In our modern world, everyone is looking to do things faster, better, smarter, so it's no wonder that productivity hacks are incredibly popular.
But the truth is that there's nothing new under the sun; despite whatever the newest book, product, or guru wants to sell you, you can learn to become more productive with work habits people have used for many years. Apply even a few of these and you will increase your productivity, guaranteed:
Define your MITs. MIT stands for most important task, and just by taking a few moments to identify 3–5 things you must accomplish each day, you will improve your overall productivity—because you can't focus on your important work if you don't know what's important.
Don't multi-task. We live In a multi-tab, multiple device kind of world, but scientists tell us that none of us is truly a good multi-tasker. Working on one thing at a time will make you faster and less apt to make mistakes.
Create a morning routine (and an afternoon routine and an evening routine). For many people, defining and sticking to a morning routine can help ensure a smooth start to the day. If you know you operate at your best when you have exercised and had a good breakfast, making those things a priority will positively affect the rest of your day. Likewise, routines for other times of the day can streamline daily tasks.
Edit your input streams and simplify. Most people I know wouldn't want to give up their newsletters, social media, or blog reading, but there are ways to make your media consumption more productive. First, ruthlessly edit your media streams to the most valuable and important ones; then, find ways to streamline your consumption with RSS feeds, apps like Hootsuite, and offline readers.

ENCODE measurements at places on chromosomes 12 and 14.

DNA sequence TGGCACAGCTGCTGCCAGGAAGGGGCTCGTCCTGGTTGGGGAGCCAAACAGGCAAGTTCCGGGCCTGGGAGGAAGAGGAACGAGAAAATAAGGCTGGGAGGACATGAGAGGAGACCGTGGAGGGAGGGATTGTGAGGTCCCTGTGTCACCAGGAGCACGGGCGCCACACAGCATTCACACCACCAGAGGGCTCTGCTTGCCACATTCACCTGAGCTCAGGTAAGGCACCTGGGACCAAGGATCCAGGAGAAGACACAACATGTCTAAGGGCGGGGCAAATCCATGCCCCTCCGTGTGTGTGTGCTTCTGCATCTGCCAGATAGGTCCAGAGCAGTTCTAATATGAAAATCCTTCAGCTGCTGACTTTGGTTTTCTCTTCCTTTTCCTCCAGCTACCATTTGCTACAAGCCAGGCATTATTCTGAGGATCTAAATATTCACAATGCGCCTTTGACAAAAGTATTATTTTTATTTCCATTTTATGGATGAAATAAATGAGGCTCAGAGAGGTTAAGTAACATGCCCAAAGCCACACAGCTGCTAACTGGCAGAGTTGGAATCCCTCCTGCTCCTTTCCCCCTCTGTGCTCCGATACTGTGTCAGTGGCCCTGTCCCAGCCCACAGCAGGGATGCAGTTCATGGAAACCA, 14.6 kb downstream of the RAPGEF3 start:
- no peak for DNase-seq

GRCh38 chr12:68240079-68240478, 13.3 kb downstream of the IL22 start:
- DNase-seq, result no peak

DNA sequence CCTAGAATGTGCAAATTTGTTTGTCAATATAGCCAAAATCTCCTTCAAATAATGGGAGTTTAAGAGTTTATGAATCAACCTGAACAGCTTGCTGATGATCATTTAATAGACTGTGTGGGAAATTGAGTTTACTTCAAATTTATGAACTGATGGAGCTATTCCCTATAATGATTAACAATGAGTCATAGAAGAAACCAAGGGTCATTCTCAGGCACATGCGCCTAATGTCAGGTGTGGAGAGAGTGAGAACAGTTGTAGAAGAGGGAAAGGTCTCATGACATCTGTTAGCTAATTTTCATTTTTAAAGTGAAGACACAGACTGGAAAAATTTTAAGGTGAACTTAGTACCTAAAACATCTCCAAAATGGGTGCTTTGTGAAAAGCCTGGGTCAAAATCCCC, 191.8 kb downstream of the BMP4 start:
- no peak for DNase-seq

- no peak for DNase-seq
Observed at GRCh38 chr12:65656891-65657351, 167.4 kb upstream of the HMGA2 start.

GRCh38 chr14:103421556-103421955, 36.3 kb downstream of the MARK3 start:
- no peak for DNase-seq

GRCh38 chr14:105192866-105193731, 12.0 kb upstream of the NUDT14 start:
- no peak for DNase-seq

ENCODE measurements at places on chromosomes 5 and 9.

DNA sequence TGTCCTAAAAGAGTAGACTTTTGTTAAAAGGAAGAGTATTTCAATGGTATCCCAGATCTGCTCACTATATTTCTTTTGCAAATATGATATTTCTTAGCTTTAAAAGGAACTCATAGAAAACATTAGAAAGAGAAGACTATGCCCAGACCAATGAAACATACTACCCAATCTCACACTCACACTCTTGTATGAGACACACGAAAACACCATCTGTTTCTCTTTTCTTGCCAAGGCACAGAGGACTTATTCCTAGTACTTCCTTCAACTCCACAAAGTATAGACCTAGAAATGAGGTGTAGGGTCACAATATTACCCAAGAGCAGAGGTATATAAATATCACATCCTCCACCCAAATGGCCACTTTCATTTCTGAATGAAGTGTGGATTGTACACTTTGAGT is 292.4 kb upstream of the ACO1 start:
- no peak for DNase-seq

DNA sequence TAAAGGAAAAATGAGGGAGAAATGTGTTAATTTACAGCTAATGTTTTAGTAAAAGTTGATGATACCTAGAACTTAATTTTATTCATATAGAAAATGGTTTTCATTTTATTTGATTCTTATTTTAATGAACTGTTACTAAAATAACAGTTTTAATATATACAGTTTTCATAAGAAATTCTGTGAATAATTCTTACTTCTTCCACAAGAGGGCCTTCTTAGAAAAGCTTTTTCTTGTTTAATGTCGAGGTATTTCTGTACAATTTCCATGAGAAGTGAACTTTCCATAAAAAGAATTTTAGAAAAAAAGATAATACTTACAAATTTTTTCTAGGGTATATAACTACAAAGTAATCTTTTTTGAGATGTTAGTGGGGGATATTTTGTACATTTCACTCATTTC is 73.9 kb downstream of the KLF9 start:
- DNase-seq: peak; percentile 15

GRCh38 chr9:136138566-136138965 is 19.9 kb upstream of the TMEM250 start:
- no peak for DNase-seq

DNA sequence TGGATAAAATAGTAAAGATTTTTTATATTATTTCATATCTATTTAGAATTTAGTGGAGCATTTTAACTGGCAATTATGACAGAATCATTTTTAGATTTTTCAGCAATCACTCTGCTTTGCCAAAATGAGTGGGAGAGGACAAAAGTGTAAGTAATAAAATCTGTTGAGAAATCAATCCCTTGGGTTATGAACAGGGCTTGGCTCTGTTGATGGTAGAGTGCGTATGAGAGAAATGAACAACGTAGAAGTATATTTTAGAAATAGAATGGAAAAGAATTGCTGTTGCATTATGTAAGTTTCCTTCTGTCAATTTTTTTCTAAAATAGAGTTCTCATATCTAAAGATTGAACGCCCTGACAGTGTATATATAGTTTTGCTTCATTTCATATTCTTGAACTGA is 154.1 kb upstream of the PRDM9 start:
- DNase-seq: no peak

Be succinct. When writing emails, get to the point quickly. A good rule of thumb is to limit your email to five sentences or less.
Do important work. In the classic "Seven Habits of Highly Effective People," Steven Covey presents a matrix that divides our activities into four categories: urgent and important, not urgent but important, urgent and unimportant, and not urgent not important. The key is to spend most of our time in quadrent two, doing the important work that isn't driven by crisis.
Batch similar tasks. The simplest example of this is choosing to process emails only once or twice a day rather than jumping like one of Pavlov's dogs every time the computer dings. Identify tasks that are interrupting your flow (email, phone calls, meetings, etc.) and schedule a time to do them all at once.
Eliminate, automate, delegate. Doing your best work often requires eliminating or minimizing tasks that you don't need to do. First, eliminate anything you can from your to do list; determine if any tasks can be automated with technology or templates; and finally, delegate any tasks that don't need your personal attention to a coworker or assistant.
Work offline. The Internet is a fantastic, but tempting place. If you have difficulty avoiding its distractions, work offline or take your work somewhere without an Internet connection to force some focus. I get so much work done on long plane journeys and I sometimes go to a local Coffee shop for some uninterrupted work.
Do the thing you want to do the least, first. Prioritize those items you are most likely to procrastinate—your day will go much more smoothly when the phone call you're dreading or the report you don't want to write are finished and no longer weighing on your mind.